We worked really well as a team and I think both our rope management (no knots that shouldn’t be there and good clean lines) and communication as a team pulled us literally across to the winning side, not just beating the other team once but then twice on the return challenge back!  Once again we were faced with running up the hill again as to win the return leg, it would be first team across, lines organised and tidy then a sprint to the top of the hill! Totally amazing!

River crossing winning team! Carolyn, Jaroslav, Rachel, Me and James!

It was now back to the Storey Arms for a hot shower, food and a briefing for grid reference points to plot ready for the night-time navigational exercise after dinner! I was really looking forward to this one! Setting off out up onto the Fan Frynych just as the sun was setting was a pretty amazing sight. Once on top and following the ridge line to our next point the view was incredible.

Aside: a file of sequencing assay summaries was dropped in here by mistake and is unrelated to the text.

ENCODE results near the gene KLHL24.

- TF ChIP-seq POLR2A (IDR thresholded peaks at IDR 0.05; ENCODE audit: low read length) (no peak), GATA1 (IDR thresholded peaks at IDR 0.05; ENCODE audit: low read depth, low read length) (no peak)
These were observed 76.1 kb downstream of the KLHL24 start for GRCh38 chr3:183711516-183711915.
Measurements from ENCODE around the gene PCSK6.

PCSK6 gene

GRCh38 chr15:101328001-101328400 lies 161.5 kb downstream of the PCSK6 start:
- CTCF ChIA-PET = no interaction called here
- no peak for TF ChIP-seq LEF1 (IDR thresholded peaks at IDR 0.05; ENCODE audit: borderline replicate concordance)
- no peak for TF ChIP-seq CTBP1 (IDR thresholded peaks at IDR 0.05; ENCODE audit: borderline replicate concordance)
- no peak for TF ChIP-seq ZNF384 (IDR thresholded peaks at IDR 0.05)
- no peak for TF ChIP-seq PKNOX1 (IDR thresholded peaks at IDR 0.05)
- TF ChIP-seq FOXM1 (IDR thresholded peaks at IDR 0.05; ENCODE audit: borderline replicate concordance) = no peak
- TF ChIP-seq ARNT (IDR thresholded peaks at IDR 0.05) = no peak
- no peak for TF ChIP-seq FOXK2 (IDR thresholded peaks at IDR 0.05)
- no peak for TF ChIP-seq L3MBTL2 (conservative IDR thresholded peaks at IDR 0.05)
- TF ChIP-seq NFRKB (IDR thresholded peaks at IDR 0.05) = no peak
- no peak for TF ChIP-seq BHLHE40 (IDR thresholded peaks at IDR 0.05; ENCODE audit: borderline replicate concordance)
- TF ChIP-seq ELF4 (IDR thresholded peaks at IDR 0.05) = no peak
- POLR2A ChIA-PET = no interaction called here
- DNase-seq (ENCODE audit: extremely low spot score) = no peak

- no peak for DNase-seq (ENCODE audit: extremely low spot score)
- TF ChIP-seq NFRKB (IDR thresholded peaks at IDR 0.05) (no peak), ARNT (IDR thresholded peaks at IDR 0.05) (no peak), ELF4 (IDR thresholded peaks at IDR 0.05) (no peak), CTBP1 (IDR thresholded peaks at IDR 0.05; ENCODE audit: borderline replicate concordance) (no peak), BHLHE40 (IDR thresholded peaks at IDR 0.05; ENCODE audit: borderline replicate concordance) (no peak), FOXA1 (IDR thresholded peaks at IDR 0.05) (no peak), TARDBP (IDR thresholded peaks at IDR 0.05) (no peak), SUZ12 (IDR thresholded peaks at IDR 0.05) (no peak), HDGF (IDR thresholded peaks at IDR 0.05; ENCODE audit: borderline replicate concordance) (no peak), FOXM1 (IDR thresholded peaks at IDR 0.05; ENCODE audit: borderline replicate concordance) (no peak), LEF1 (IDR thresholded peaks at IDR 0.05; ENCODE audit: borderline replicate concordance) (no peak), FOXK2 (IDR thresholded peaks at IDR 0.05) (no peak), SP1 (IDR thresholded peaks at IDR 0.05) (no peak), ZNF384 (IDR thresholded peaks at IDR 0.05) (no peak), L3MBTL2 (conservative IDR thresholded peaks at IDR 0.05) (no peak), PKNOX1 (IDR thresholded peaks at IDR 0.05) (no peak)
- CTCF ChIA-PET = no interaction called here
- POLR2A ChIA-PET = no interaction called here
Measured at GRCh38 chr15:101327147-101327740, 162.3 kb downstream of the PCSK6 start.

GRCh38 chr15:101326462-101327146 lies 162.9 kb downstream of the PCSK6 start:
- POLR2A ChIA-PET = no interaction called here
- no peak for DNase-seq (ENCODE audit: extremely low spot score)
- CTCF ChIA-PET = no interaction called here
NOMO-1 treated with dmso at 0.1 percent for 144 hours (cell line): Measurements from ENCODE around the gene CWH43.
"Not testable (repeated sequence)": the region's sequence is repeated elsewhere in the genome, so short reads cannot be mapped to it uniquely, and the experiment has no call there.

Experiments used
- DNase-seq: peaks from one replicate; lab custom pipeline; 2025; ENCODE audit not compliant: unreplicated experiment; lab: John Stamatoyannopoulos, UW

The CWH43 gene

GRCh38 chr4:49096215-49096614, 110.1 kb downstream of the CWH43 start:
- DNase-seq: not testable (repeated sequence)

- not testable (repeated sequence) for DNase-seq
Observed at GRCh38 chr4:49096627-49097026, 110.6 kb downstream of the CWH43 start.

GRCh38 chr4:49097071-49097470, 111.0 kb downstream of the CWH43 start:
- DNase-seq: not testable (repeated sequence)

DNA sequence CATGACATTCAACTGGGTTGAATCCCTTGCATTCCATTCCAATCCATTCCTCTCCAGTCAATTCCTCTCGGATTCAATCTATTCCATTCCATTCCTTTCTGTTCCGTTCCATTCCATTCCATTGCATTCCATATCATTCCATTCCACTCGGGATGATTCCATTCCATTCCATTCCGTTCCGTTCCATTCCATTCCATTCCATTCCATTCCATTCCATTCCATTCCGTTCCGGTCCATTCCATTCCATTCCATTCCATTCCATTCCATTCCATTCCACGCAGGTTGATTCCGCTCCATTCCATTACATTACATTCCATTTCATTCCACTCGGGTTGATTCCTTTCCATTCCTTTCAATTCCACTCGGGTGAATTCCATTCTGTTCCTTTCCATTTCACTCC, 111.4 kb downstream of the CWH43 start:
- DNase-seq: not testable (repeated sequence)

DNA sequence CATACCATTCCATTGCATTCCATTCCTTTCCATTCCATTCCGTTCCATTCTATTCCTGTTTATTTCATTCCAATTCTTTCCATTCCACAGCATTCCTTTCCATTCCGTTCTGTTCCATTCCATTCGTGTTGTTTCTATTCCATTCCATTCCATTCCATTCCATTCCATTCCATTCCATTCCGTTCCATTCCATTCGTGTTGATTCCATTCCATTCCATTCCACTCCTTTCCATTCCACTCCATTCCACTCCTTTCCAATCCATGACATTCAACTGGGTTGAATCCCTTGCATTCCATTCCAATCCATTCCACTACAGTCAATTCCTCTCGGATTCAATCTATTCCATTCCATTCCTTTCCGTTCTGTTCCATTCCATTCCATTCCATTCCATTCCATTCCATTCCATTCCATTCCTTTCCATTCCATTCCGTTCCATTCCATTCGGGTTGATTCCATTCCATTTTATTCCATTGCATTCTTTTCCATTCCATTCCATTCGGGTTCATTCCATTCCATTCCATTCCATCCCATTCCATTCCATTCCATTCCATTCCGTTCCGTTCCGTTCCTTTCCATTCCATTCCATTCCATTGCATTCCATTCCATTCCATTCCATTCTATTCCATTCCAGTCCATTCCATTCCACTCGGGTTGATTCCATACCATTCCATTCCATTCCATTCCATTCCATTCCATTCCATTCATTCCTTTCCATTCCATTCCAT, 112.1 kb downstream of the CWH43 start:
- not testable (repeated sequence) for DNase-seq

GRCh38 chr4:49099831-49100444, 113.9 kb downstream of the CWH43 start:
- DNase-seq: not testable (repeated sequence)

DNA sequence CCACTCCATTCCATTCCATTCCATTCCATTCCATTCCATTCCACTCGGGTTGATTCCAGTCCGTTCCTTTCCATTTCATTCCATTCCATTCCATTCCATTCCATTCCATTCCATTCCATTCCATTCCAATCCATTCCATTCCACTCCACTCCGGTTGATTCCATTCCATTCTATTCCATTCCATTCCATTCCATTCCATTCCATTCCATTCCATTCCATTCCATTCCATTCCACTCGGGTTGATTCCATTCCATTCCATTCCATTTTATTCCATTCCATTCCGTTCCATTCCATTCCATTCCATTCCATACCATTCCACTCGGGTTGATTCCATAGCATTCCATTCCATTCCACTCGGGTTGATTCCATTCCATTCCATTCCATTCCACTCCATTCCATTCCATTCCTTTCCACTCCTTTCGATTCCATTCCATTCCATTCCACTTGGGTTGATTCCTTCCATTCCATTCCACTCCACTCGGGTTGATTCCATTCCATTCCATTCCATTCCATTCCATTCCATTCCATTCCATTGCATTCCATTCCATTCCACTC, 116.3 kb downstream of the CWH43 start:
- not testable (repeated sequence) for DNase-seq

Low level cloud sat in the valleys to the north west, bathed by the glow of an almost full moon! What made the whole experience that bit better was the company in which you are there with. Swapping our own stories of challenges and the outdoors to hearing stories of survival and training in the army from Jason just made what was an incredible night that much better. The surrounding in which we told and listened to them in made it almost surreal.
There was no use of head torches, not unless we were reading the map and so we navigated by moon light high up on the Breacon Beacons! Our navigational exercise went well, covering good ground in a decent time. The 7km route took us around 1:45min to complete.

Setting off on the night navigation exercise!